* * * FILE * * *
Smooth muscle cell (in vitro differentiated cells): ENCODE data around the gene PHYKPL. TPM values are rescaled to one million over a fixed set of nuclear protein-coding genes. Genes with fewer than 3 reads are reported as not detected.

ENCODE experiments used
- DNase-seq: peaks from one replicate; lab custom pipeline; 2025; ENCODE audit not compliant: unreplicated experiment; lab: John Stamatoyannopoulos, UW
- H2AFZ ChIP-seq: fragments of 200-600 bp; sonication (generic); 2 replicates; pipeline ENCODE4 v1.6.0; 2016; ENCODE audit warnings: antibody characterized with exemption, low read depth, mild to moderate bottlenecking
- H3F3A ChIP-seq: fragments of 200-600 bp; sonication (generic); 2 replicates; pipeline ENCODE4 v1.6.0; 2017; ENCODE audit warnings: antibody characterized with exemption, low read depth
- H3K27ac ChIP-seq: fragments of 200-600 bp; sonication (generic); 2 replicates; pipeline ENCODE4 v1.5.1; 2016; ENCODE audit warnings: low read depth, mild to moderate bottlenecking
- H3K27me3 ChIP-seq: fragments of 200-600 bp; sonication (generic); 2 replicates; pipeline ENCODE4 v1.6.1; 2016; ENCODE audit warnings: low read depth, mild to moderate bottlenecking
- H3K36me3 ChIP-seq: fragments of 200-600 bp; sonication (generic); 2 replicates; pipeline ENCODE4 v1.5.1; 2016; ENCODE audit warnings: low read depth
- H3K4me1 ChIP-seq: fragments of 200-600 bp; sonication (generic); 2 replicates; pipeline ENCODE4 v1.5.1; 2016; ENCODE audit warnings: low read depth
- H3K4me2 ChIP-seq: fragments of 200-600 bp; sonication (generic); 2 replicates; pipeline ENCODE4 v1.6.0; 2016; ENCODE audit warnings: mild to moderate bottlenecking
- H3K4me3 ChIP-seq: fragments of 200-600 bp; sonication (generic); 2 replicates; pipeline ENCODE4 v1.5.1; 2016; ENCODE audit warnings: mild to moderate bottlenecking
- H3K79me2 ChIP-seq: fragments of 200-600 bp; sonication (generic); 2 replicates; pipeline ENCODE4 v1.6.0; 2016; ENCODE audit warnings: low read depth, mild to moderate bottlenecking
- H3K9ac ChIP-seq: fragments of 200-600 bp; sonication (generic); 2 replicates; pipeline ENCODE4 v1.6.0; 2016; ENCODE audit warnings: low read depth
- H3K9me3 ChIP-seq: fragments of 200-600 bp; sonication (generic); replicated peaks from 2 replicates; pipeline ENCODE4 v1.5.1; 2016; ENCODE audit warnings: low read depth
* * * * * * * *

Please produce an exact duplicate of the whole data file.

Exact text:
Smooth muscle cell (in vitro differentiated cells): ENCODE data around the gene PHYKPL. TPM values are rescaled to one million over a fixed set of nuclear protein-coding genes. Genes with fewer than 3 reads are reported as not detected.

ENCODE experiments used
- DNase-seq: peaks from one replicate; lab custom pipeline; 2025; ENCODE audit not compliant: unreplicated experiment; lab: John Stamatoyannopoulos, UW
- H2AFZ ChIP-seq: fragments of 200-600 bp; sonication (generic); 2 replicates; pipeline ENCODE4 v1.6.0; 2016; ENCODE audit warnings: antibody characterized with exemption, low read depth, mild to moderate bottlenecking
- H3F3A ChIP-seq: fragments of 200-600 bp; sonication (generic); 2 replicates; pipeline ENCODE4 v1.6.0; 2017; ENCODE audit warnings: antibody characterized with exemption, low read depth
- H3K27ac ChIP-seq: fragments of 200-600 bp; sonication (generic); 2 replicates; pipeline ENCODE4 v1.5.1; 2016; ENCODE audit warnings: low read depth, mild to moderate bottlenecking
- H3K27me3 ChIP-seq: fragments of 200-600 bp; sonication (generic); 2 replicates; pipeline ENCODE4 v1.6.1; 2016; ENCODE audit warnings: low read depth, mild to moderate bottlenecking
- H3K36me3 ChIP-seq: fragments of 200-600 bp; sonication (generic); 2 replicates; pipeline ENCODE4 v1.5.1; 2016; ENCODE audit warnings: low read depth
- H3K4me1 ChIP-seq: fragments of 200-600 bp; sonication (generic); 2 replicates; pipeline ENCODE4 v1.5.1; 2016; ENCODE audit warnings: low read depth
- H3K4me2 ChIP-seq: fragments of 200-600 bp; sonication (generic); 2 replicates; pipeline ENCODE4 v1.6.0; 2016; ENCODE audit warnings: mild to moderate bottlenecking
- H3K4me3 ChIP-seq: fragments of 200-600 bp; sonication (generic); 2 replicates; pipeline ENCODE4 v1.5.1; 2016; ENCODE audit warnings: mild to moderate bottlenecking
- H3K79me2 ChIP-seq: fragments of 200-600 bp; sonication (generic); 2 replicates; pipeline ENCODE4 v1.6.0; 2016; ENCODE audit warnings: low read depth, mild to moderate bottlenecking
- H3K9ac ChIP-seq: fragments of 200-600 bp; sonication (generic); 2 replicates; pipeline ENCODE4 v1.6.0; 2016; ENCODE audit warnings: low read depth
- H3K9me3 ChIP-seq: fragments of 200-600 bp; sonication (generic); replicated peaks from 2 replicates; pipeline ENCODE4 v1.5.1; 2016; ENCODE audit warnings: low read depth